On January 7, 2019, the Supreme Court of the United States (SCOTUS) heard oral arguments about who has the final say in warnings labels on pharmaceuticals. The case, Merck v. Albrecht, presents the question to SCOTUS of whether Merck should be held liable for failing to warn about the side effects of an osteoporosis drug, despite attempts to change the warning label that were rejected by the United States Food and Drug Administration (FDA).
In June 2008, the FDA informed Merck that it was made aware of reports regarding fractures in patients using bisphosphonate drugs such as Fosamax. Three months later, in September 2008, Merck submitted three prior approval supplements (PAS) for its three Fosamax products, each application supported with evidence regarding femoral fractures.
Several months later, in May 2009, the FDA issued a Complete Response Letter telling Merck that the Agency could not approve the applications in their present form. This led Merck to updating the Adverse Reactions section of the drug’s labeling using the FDA’s recommended text, but also withdrawing its three pending PAS and submitting new Changes Being Effected (CBE) supplements.
Nothing was done on either side until March 2010, when the FDA issued a safety announcement stating that the data at that time did not show “a clear connection between bisphosphonate use and a risk of atypical subtrochanteric femur fractures,” but that the Agency was working with a task force to gather additional information.
Roughly six months later, in September 2010, the task force identified such an association and one month later, the FDA announced that it would require bisphosphonate manufacturers to modify their labeling to include information regarding the risk of such fractures in the Warnings and Precautions sections. Shortly after that announcement, the FDA approved the labeling change for Fosamax submitted by Merck.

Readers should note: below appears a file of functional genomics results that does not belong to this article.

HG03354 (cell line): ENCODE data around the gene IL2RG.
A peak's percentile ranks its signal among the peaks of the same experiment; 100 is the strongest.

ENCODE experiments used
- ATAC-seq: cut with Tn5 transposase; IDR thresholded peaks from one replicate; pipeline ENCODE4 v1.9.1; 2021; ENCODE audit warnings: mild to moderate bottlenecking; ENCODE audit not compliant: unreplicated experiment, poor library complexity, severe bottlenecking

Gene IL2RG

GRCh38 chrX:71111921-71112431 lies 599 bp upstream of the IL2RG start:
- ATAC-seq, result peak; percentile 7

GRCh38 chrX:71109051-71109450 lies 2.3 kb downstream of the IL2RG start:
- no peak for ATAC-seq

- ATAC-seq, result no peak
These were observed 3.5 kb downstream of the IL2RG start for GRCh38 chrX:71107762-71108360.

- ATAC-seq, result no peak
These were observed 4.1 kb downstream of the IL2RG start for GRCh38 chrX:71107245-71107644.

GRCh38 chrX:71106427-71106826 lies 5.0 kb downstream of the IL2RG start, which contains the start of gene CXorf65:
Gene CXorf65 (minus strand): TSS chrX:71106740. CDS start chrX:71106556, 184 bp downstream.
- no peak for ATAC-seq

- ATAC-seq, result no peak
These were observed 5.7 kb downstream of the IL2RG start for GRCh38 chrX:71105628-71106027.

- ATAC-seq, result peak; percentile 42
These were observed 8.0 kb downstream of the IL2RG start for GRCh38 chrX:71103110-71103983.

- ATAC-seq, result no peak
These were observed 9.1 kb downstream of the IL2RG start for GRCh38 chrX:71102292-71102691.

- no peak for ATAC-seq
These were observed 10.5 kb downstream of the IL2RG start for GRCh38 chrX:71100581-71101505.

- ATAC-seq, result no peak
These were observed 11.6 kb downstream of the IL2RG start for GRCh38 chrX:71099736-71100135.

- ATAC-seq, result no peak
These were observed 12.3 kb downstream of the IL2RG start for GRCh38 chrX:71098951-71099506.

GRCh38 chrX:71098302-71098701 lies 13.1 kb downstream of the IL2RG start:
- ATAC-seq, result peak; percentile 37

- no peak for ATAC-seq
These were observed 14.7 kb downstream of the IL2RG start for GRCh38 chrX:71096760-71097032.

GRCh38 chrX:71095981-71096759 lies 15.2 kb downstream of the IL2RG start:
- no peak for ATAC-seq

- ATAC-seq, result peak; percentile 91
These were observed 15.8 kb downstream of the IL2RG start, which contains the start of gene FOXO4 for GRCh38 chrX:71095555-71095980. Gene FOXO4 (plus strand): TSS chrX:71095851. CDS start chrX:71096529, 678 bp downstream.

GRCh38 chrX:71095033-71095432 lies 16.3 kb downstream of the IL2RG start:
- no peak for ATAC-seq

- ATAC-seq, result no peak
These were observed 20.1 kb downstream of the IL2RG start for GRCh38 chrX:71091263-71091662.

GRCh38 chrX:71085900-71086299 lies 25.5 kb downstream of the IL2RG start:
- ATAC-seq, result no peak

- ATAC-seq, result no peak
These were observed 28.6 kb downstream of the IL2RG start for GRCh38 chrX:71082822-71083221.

As one might imagine, hundreds of lawsuits poured in against Merck, alleging that they sustained femoral fractures by taking Fosamax and that Merck had essentially failed to provide adequate warnings on its label. Initially a federal court sided with Merck, but in March 2017, a Pennsylvania appeals court found that a “reasonable jury” could conclude that Merck could have revised the Warnings and Precautions on the label prior to September 2010 and the FDA prevented such a revision.
Oral Arguments at the Supreme Court
During oral arguments at SCOTUS, it seemed as though Merck may pull out a win. Justice Stephen Breyer told David C. Frederick, who was arguing on behalf of Fosamax users, that it seemed to him that Merck couldn’t have changed Fosamax’s warnings. He said it seemed that the FDA initially thought that it was “more dangerous” to “put the risk in the label than … to leave it out.”
Only two of the court’s nine justices, Elena Kagan and Sonia Sotomayor, said anything during arguments that suggested they are inclined to rule against Merck. Sotomayor told Merck attorney Shay Dvoretzky that the company never gave the FDA “proper language” and “never gave them what your scientists told you to give them.” Justice Ruth Bader Ginsburg was absent from the argument, but has reportedly read the briefs and oral arguments and may participate in the decision.
Amicus Curiae Arguments
As is typical in most SCOTUS cases, there are strong feelings on each side. Lawyers for the Trump Administration argue that “because FDA’s decision here prevented petitioner from modifying the relevant labeling before late 2010, the court of appeals erred in rejecting [Merck’s] impossibility-preemption defense.” The lawyers are also arguing that when the FDA declines to approve a drug labeling change, the “interpretation of that administrative decision and its significance for a failure-to-warn claim are legal questions for a court to resolve, not factual questions for a jury.”
Pharmaceutical Research and Manufacturers of America (PhRMA) and Biotechnology Innovation Organization (BIO) also argue that by allowing companies to be held liable under state law for a failure to include warnings that were deemed inappropriate or unwarranted by the FDA “would greatly compound that liability in a manner that both is unfair and could deter innovation.”
However, nearly two dozen state attorneys general argue the other side of the coin, that Merck’s argument involves Congress’ careful balance between federal and state regulatory authority, in an area typically handled by the states. “States have long regulated in the area of drug labeling. The duty to warn patients and physicians about emerging safety risks predates—by decades—the advent of federal regulation of drugs,” the attorneys argue.